Publisher Profile

Historically Significant Phono Cartridges, Part 4: Sumiko

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For some time I have been wanting to take a look back at Sumiko as a topic in my series (Part 1, Part 2, Part 3) on phono cartridges. I go way back with Sumiko, to 1976 and its early days with founder David Fletcher. I believe most of my readers are familiar with Sumiko cartridges and electronics, but may not know that their first cartridges were called Talisman.

Sumiko, in its other business as a U.S. distributor, has a long history with numerous audiophile lines and some of the best names in High End audio, including: the MDC 800 tonearm, Sumiko Premier tonearms, Sonus speakers, SOTA turntables, Talisman cartridges, SME turntables and tonearms, Grace arms and cartridges, MMT tonearms, Vienna Acoustics speakers, Sonus Faber speakers, Pro-ject turntables and tonearms, plus of course Sumiko cartridges. Most recently, Sumiko began distributing Rotel electronics and Bassocontinuo equipment racks.

David Fletcher and two business partners founded Sumiko Audio in 1972, primarily to import products for the U.S. audio market. The company was named after one of the original partner’s wife, who later joined the company.

  • Historical Fact: Before David Fletcher started Sumiko he was a particle physicist at the Lawrence Berkeley National Laboratory .

Because of David’s background in physics and engineering, he took the role of design and product development. The original business plan was to import speakers from eastern Europe, but when this failed to work out, they decided to look into Japanese manufactured products. As one of the partner’s wives (Sumiko) had contacts in Japan and was fluent in Japanese, this shift made sense.

  • Historical Fact: Sumiko’s MDC 800 tonearm (also called “The Arm”) was the first product designed at Sumiko. The MDC 800 tonearm was considered by many to be the best tonearm design at the time. It had a $1,200 price tag, making it one of the most expensive as well as most advanced tonearms available in the 1980s.

MDC-800 tonearm

I started selling their new Talisman moving coil cartridges in 1982. I recall they released four models at the time; Talisman A,B,S and Virtuoso.

SOTA Sapphire turntable

In 1980 David, not happy with current turntable designs, began working on a table for Sumiko. This eventually led to the formation of SOTA industries and the SOTA Sapphire turntable. The first SOTA turntable was a great match for David’s MDC-800 tonearm. In 1980, it was the only high-end turntable manufactured in the U.S. SOTA’s success helped launch a new wave of US turntable manufacturers.

  • Historical Fact: In 1983, Sumiko introduced its second in-house designed tonearm, the MMT (medium mass tonearm). This arm was only in production for a few years.

MMT tonearm

  • Historical Fact: In 1984, Sumiko released the FT-3 tonearm (a more affordable alternative to the MDC-800) along with the Alchemist line of high-output cartridges. These were one of the first high-output moving coil cartridges in mass production.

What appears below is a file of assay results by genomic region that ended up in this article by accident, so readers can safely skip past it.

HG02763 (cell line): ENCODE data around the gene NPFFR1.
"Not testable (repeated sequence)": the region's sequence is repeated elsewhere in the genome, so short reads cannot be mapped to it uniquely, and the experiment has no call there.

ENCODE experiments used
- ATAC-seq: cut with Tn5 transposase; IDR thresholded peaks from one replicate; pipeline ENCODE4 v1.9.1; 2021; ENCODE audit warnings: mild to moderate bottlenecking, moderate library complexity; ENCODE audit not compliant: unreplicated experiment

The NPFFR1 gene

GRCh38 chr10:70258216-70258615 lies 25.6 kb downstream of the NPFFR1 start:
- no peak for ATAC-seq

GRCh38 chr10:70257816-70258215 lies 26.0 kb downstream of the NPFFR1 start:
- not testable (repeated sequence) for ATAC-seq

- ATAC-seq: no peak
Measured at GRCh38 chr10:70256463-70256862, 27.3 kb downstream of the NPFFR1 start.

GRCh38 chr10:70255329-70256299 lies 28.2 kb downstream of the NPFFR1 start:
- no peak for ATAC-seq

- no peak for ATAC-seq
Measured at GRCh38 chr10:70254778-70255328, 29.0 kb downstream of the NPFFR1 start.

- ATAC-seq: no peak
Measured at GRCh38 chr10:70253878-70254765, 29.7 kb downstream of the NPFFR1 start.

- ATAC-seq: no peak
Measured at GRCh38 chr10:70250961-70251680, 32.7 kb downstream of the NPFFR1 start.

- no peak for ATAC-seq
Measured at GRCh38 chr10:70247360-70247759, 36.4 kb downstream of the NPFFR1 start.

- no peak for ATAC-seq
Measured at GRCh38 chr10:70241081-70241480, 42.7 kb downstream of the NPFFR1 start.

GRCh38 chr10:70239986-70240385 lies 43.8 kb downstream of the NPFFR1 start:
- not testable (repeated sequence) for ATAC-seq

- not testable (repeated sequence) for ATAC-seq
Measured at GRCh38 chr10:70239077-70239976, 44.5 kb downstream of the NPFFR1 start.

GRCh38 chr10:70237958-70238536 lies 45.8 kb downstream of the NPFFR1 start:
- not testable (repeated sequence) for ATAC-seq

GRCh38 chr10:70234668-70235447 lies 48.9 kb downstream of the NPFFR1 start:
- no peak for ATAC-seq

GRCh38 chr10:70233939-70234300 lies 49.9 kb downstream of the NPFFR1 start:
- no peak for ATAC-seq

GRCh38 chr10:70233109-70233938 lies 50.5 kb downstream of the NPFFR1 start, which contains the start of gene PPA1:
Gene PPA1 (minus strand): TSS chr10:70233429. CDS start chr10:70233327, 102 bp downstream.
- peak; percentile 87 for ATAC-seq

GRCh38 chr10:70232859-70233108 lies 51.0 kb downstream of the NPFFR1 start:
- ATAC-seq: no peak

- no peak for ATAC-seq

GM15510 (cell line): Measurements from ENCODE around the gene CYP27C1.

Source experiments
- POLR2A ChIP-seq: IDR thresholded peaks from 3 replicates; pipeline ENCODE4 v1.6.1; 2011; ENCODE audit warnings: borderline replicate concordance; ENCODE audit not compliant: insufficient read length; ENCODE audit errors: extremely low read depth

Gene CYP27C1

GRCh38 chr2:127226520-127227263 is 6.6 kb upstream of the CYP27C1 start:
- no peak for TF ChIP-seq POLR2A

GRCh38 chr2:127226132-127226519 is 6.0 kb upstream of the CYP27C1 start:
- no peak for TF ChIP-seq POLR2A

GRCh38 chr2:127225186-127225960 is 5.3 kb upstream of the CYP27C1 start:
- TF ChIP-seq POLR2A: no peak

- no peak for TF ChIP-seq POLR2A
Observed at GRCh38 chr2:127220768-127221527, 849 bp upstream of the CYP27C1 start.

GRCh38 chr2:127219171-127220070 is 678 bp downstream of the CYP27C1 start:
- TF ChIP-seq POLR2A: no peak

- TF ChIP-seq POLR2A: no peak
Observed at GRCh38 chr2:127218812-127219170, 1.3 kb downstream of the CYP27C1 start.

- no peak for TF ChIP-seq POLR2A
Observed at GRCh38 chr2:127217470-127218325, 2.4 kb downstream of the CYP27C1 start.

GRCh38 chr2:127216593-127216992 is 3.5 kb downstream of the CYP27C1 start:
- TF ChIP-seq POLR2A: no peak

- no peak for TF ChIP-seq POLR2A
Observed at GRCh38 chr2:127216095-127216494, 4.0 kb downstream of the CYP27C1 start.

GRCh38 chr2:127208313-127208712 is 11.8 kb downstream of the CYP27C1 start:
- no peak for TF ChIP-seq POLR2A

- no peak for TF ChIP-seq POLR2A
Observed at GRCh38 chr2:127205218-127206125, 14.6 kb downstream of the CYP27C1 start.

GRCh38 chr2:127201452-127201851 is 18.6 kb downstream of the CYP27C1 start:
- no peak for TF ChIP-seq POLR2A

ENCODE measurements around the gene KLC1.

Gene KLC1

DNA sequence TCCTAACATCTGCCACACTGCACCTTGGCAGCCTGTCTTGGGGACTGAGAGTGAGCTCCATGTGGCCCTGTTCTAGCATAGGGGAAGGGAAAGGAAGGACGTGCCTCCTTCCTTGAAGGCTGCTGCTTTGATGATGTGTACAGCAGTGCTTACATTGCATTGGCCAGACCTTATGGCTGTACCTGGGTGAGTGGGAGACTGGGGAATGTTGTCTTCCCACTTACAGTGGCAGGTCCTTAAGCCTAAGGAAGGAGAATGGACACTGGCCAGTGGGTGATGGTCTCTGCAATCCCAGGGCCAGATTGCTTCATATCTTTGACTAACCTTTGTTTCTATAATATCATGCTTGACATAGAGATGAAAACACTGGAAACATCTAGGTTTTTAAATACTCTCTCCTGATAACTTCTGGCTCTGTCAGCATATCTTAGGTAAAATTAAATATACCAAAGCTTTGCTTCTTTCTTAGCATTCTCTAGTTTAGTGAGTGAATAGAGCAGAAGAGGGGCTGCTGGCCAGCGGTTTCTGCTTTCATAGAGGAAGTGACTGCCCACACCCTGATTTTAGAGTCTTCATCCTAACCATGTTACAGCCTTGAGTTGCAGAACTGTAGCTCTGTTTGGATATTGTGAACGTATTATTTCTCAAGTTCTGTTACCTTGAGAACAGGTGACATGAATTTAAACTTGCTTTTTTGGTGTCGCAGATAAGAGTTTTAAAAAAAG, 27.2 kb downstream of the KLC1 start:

Fletcher and the design team developed what they called the “Intensified Focus” generating mechanism. This design was able to increase cartridge output without adding extra moving mass to the system. The original designs had a rated output of 2.0 millivolts. This was the first high-output MC designed for mass production. David’s design had a lasting impact in the market. Today, most modern cartridge manufacturers produce a high-output moving coil cartridge influenced by David Fletcher’s pioneering designs.

  • Historical Fact: Sumiko receives U.S. Patent 4,675,859 in 1985 for design work on the Alchemist line of cartridges.

Alchemist S cartridge

In 1987, Sumiko introduced their Premier FT-4 tonearm, which was an update of the FT-3 and, like all their arms, made by Jelco in Japan. Its features included adjustable arm height, overhang, offset angle, azimuth, and anti-skate, and the arm featured fluid damping. When fitted with the VTA-16 arm mounting base, the arm height of the FT-4 could be adjusted during play.

Premier FT-4

  • Historical Fact: 1990 — Sumiko introduces its first Sumiko-branded cartridges, the Blue Point, Pearl, Black Pearl and Oyster.

Sumiko Blue Point cartridge

Besides his involvement in Sumiko and SOTA, David began offering design improvements to other audio companies and manufacturers, including SME and Basis Audio. David saw a future in digital audio and eventually decided to focus all his attention there, and he sold his shares in Sumiko and SOTA. His later work at Pacific Microsonics led to HDCD technology in 1998.

Many of you may know that back in 2007, Fine Sounds, an Italy-based conglomerate, acquired well-known Italian speaker company, Sonus Faber. Two years later, Fine Sounds added Audio Research to their holdings. In 2010, they added Sumiko, followed the next year by Wadia and, in 2012, Fine Sounds bought McIntosh Labs from D&M Holdings, making Fine Sounds a powerhouse of audiophile brands. In 2016, Fine Sounds was officially renamed the McIntosh Group.